Teen entrepreneurs and taxes
Some teens don't worry about payroll withholding or tip reporting.
That's because they're in business for themselves.
But running your own lawn-mowing or dog-walking service
won't let you off the IRS hook. In fact, your tax responsibilities
are more complex. Depending on how successful your venture is, in
addition to owing income tax, you might have to come up with self-employment
tax payments to cover Social Security and Medicare contributions.
The IRS expects these taxes when your self-employment
income is more than $400. Complete Schedule
1040SE to figure your self-employment liability and file it
along with your individual tax return. (Do you have a lucrative
paper route? Stop worrying. The IRS says newspaper carriers, distributors
or vendors younger than 18 don't have to pay self-employment taxes.)
If your entrepreneurial enterprise is very profitable,
you could have even more tax paperwork. The IRS expects quarterly
tax filings if your tax bill, including self-employment amounts,
comes to more than $1,000. Your business wasn't quite that good?
Then you don't have to worry about estimated taxes, but you should
consider putting away a portion of your earnings to pay whatever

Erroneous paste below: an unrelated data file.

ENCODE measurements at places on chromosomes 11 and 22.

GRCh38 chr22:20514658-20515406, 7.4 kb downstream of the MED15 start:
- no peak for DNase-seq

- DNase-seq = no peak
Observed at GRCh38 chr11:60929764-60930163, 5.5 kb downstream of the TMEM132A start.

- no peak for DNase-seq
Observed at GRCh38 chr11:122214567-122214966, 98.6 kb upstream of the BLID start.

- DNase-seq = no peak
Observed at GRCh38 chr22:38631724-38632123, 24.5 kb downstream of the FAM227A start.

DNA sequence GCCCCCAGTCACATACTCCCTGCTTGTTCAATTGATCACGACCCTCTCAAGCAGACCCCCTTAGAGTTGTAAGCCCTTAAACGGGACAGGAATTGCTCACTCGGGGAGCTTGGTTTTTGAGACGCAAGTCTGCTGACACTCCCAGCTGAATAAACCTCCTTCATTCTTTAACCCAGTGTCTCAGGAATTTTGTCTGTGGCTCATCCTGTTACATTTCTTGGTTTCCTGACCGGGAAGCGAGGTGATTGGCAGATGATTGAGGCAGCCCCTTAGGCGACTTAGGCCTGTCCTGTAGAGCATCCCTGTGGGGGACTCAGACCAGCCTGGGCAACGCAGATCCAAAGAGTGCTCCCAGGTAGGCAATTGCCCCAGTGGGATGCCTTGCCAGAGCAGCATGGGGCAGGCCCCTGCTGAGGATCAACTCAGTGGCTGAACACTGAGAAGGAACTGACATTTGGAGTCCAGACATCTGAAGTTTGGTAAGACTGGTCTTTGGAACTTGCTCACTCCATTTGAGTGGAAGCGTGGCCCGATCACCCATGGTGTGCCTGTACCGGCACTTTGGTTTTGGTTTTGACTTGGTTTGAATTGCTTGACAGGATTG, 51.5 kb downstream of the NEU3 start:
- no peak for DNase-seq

taxes you might owe come April 15.
Filing your first return
OK, you now understand making money does have a downside: paying
taxes. But since you didn't earn that much and taxes were already
withheld, do you still have to hassle with all those forms? It depends.
The good news is that Uncle Sam considers you more
grown up than a lot of the adults you deal with daily. The bad news
is that because of that respect, the IRS wants some documentation.
Generally, a young person is responsible for filing
his or her own tax return and paying any tax due. But the IRS does
have some guidelines based upon:
- Whether you can be claimed as a dependent on someone
else's (usually a parent's) tax return,
- How much gross income you received, and
- What kinds of income you got.
A youth who is claimed as a dependent must file a
tax return if he earns more than the standard single-filer's deduction
amount. For 2004 returns, that's any amount above $4,850.
But you may have to file a return even if you didn't
have a job. That's the case if your investment income, classified
as unearned income by the IRS, was more than $800.
When you collect both unearned income and wages, the
IRS looks at what it calls gross income to decide whether you must
file. A young person has to submit a return if the total he receives
is more than either $800 or his earned income amount plus $250,
whichever amount is larger. For example, you got interest income
of $325 and made $450 working a concession stand at the county fair.
Your gross income is $775 and your earned income plus $250 comes
to $700. The larger amount -- $775 -- is still less than the $800
threshold, so you don't have to file a return.
And even if you don't legally have to file, it could
pay to send in a return anyway. Were income taxes withheld from
your pay? If too much was taken out, the only way you can get it
back is to send in a return.